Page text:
Purpose: To report a case of nontraumatic corneal perforation managed with a tectonic drape patch.
Methods: Interventional case report.
Results: A 60-year-old patient with a corneal scar in his left eye likely secondary to herpes simplex virus interstitial keratitis underwent laser peripheral iridotomy for narrow angles. He developed progressive thinning of the cornea overlying the scar that led to a descemetocele and then ultimately a 1.2- × 1.7-mm perforation. Intraoperatively, several attempts were made to seal the perforation with cyanoacrylate glue, but the wound continued to leak. Sterile plastic drape that was on the surgical field was fashioned into a 2-mm-diameter patch, and the peripheral edge of the tectonic drape patch was glued over the perforation, successfully sealing the cornea. One week later, the drape patch was intact without leak, and a penetrating keratoplasty was carried out without complication.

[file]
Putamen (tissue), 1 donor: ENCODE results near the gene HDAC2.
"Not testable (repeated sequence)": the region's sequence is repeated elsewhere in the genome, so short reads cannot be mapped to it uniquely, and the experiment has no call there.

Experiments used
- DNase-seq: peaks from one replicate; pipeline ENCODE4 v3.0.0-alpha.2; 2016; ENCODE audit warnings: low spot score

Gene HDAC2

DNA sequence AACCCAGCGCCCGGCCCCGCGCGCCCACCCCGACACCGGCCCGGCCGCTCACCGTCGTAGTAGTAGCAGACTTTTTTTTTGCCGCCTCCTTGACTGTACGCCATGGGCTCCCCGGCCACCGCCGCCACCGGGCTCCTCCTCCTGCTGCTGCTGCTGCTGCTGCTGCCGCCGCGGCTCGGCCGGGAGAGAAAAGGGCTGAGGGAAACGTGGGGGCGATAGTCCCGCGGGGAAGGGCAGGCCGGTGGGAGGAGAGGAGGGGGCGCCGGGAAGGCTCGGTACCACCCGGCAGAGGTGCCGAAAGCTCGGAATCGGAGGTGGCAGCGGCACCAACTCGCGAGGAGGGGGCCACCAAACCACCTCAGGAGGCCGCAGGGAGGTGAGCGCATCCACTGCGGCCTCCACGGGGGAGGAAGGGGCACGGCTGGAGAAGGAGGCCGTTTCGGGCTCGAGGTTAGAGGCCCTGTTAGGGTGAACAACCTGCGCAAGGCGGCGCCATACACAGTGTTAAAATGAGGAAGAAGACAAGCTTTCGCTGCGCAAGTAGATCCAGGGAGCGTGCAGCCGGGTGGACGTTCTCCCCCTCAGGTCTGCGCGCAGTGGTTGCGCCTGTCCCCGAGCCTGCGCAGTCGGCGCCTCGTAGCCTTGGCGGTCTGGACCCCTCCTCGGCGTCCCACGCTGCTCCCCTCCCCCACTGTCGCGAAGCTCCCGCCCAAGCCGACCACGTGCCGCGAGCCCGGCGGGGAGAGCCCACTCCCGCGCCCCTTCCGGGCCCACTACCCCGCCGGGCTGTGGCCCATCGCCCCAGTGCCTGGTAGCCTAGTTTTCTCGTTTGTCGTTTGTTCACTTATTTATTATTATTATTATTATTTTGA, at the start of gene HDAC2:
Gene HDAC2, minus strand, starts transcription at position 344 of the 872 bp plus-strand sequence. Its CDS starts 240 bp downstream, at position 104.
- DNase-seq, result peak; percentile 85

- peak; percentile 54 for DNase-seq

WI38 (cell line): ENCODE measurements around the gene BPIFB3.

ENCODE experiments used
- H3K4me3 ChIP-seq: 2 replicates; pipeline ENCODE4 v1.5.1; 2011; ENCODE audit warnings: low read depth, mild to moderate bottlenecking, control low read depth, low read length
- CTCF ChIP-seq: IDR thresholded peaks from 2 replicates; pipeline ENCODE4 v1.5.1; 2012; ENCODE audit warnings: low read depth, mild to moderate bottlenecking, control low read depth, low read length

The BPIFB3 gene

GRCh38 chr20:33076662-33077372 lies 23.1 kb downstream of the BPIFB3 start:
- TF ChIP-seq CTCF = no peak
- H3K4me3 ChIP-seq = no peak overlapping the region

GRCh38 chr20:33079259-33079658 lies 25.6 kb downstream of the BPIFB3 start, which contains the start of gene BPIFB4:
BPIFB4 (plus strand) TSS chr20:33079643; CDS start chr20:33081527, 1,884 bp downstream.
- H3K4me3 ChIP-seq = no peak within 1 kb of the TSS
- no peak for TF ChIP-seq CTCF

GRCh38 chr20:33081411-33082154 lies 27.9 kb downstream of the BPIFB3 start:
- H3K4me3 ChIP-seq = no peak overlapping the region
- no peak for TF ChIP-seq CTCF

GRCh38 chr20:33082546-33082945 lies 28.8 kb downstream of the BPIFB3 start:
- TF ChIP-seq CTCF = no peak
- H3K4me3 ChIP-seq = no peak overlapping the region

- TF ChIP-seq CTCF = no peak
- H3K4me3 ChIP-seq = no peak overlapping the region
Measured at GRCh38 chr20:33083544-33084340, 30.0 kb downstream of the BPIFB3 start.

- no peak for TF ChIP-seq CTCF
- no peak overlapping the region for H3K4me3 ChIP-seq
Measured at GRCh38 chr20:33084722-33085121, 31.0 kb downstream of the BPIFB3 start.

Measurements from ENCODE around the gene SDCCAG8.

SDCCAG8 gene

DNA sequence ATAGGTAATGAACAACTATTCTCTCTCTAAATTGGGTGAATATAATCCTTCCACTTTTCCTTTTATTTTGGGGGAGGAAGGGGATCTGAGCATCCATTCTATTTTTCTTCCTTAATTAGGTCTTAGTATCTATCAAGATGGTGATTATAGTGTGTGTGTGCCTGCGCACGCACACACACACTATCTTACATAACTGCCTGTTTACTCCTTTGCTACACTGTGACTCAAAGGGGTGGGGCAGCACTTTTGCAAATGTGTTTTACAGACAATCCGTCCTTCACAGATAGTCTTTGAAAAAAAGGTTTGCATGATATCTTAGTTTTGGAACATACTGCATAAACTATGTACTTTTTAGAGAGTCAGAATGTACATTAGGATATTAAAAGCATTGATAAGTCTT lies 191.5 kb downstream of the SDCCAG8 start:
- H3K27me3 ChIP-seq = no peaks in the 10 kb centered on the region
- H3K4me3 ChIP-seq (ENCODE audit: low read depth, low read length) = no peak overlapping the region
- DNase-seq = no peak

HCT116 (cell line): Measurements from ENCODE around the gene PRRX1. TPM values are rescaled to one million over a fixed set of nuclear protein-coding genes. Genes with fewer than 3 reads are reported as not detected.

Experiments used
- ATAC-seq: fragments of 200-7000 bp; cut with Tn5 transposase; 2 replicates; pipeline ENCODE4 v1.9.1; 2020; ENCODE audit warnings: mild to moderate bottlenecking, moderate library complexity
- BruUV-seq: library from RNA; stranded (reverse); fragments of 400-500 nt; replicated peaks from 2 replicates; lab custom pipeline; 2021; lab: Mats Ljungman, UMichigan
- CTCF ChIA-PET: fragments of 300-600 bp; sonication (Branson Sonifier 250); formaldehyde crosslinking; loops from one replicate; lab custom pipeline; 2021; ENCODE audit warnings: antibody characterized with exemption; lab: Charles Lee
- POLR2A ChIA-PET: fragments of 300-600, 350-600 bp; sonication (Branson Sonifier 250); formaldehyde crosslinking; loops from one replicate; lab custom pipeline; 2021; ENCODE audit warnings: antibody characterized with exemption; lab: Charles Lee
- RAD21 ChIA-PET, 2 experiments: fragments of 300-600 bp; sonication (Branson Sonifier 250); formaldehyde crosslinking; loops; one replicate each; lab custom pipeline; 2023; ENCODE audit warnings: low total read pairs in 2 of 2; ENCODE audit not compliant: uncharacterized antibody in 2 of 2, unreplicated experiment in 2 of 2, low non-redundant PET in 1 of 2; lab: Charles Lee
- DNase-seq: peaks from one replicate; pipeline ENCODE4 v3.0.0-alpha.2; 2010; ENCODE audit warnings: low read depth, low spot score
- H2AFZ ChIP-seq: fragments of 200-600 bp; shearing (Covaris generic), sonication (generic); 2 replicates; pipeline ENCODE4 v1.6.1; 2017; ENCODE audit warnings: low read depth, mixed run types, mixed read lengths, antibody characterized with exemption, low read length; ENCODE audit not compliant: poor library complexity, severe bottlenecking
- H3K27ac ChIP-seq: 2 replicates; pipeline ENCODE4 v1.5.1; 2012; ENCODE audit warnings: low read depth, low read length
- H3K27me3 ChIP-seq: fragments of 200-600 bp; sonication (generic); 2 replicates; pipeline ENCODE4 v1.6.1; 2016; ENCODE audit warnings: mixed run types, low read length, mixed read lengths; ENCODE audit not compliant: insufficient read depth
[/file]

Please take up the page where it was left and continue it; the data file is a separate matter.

Conclusions: Tectonic drape patch technique for nontraumatic corneal perforations in which there is tissue loss is a viable temporizing option when cyanoacrylate glue alone fails and when there is no corneal tissue or amniotic membrane available to close the wound.